I rode in the bus with them the whole time—camping out, staying by the sides of ro. It was quite an adventure.
Beck: How did you and Kelly get close during that journey? Kelly: All of my siblings, including me, just wanted to show her all that we had learned about Oaxaca on our journey. Our communication with each other was just so connected; I don't know any other way to say it. At that point, she was pretty dedicated to my brother, but when we made it to Tucson, where my family settled and stayed from then on, we made a pact with each other that we would stay in touch. Then I moved back to Tucson because Mako and I were still trying to see if our relationship would work.
Kelly and I had stayed in touch and talked on the phone. So I moved back to Tucson and lived with the family. Kelly and I got a house together in Tucson. Kelly: I was 15 and a half or I was pretty young when we moved into that place together. Beck: It was just you two, no parents or anything? Kelly: It was Stephanie and I, and then we had another female roommate.
Beck: What was it like living by yourselves at that age? Stephanie: We thought we were so mature. We felt like it wasn't unusual for an year-old and a year-old to have their own house and have jobs.
Kelly: I was waitressing and helping my parents at their silver shop. We [mostly] got around town on our bicycles. I bought an old Chevy pickup truck that worked some of the time. Mostly, we were just living the young life and feeling pretty free. Beck: Were Stephanie and Mako still together at this point? Kelly: They broke up while we were renting that house in Tucson.
Stephanie: The drinking age in Arizona was 19 [at the time], so I got a job at this very hip, happening bar in Tucson.
Kelly: We were putting money away because we wanted to take a trip together. Stephanie: Our goal was to get the hell out of the desert and go to Europe. Kelly: We put an ad up at [a local] university for a ride to New York. We sold pretty much all of our jewelry [when we got to New York].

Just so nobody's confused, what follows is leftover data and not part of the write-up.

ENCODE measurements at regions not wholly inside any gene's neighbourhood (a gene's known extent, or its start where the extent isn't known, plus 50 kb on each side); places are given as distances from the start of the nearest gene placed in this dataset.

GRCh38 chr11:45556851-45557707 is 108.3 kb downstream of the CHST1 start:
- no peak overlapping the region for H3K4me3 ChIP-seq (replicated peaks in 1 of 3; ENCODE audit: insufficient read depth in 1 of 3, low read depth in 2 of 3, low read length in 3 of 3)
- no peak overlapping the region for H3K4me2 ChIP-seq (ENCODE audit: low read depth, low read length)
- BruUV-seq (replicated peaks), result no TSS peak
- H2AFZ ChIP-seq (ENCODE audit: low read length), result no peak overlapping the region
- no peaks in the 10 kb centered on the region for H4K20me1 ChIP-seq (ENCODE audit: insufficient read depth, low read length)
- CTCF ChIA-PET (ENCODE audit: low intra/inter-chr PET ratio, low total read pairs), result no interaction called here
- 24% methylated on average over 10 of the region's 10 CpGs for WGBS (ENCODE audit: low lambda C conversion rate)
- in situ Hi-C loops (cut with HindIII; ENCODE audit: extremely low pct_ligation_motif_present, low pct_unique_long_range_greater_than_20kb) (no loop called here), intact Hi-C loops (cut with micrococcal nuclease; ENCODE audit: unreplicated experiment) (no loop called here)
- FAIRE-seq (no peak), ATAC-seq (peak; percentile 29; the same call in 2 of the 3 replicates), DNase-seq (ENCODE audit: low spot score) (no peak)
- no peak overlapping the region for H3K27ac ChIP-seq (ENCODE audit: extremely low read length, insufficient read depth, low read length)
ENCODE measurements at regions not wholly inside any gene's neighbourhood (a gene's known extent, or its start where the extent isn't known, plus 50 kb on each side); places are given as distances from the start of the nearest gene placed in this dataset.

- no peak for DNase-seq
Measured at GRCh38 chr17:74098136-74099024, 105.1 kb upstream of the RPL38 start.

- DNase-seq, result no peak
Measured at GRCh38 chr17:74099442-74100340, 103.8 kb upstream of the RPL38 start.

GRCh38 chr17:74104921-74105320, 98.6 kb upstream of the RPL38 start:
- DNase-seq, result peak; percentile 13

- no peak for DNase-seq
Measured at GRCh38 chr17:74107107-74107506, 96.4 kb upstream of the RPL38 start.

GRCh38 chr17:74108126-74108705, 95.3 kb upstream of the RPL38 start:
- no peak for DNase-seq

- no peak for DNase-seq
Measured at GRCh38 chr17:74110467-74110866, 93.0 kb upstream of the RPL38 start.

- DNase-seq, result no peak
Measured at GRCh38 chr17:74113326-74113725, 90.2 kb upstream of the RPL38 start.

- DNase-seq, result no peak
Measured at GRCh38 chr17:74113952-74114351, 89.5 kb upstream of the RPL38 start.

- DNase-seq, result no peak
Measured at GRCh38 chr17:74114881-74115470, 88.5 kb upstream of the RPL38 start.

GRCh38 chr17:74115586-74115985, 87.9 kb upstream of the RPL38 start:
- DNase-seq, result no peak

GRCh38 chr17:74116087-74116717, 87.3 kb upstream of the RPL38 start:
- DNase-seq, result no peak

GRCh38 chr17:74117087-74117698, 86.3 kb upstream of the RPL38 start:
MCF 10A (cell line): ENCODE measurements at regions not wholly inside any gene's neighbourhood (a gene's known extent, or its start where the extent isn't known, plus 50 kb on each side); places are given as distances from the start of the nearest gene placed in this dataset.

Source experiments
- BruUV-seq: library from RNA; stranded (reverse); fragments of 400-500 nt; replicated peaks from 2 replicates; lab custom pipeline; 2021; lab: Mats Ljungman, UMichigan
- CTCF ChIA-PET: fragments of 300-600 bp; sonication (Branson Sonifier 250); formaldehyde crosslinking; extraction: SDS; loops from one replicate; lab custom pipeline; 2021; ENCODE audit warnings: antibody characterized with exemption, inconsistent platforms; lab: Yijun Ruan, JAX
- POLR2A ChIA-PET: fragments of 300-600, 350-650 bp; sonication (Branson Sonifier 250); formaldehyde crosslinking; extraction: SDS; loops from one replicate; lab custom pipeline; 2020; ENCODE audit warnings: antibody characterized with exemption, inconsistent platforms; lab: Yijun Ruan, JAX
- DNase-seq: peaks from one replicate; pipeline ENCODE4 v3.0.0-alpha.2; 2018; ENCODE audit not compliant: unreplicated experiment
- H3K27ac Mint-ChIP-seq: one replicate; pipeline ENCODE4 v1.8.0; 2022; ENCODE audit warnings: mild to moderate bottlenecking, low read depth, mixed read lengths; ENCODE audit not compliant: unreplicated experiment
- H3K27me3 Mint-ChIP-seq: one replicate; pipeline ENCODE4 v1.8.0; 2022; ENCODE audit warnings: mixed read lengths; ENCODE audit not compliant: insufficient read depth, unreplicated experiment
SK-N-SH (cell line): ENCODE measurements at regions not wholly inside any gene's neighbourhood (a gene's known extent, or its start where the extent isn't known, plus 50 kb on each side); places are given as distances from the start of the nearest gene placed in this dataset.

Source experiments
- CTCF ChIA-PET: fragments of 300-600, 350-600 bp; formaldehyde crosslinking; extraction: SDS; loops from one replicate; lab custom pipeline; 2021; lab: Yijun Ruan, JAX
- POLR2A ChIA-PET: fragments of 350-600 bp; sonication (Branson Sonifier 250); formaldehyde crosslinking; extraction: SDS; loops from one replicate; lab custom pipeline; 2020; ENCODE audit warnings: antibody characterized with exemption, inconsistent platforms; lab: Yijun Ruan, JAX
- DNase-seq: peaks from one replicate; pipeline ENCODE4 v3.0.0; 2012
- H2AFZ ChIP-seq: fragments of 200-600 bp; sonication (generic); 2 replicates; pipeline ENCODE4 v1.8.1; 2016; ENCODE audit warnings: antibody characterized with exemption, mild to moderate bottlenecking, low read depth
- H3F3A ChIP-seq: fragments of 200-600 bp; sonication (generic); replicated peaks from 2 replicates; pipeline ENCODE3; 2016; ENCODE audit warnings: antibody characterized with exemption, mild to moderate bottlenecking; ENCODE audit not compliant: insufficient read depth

That was our spending money when we went to Europe. Stephanie: We had some crazy charter flight that left out of Montreal, so we had to hitchhike from Manhattan to Montreal in the middle of winter. Beck: What were your highest and lowest moments of traveling together? Kelly: My highest moments were definitely in Greece. When we were in Athens, we were just walking the city through the night, and we ran into somebody who told us the Acropolis was free on a full-moon night.
And it was a full-moon night. So we hiked up and got in for free. We watched the moon go down and the sun come up, while sitting on the edge of the ruins looking out over the city. And [there was the time] Stephanie decided to journey on her own. Stephanie: Kelly and I split up and I went off on my own. Kelly was a little bit nervous about being alone, but I just, I don't know, I needed to be by myself. Kelly: We were very glad to see each other.
We got onto this ferry, and as it headed out into the Mediterranean, a storm came up. That ferry was just all over the place. There was throw-up all over the deck; it was horrible. Stephanie: It was like a ship from hell. It was supposed to be a three-hour ferryboat ride. We finally got to Santorini eight hours later, in the middle of the night. Kelly: When we got to the shore, the sun hadn't come up yet. We watched the other tourists rent donkeys to go up the trail because they dropped you off along a cliff. Neither of us had the money to [rent donkeys].
So we grabbed our backpacks and we headed up the trail. All I remember is we walked for a long time. Finally, we were so tired that we just rolled out our sleeping bags and went to sleep. And when we woke up in the morning, we were on the edge of a cliff, sleeping in donkey poop. So we rolled up our bags and made our way to the top of the trail. And a young boy, about eight years old, took us to a really sweet little pension for not much money. Kelly: Oh my gosh. We had to hang our sleeping bags to air them out for awhile.
Beck: How did your friendship evolve after that trip?Looking for hippie woman bestfreind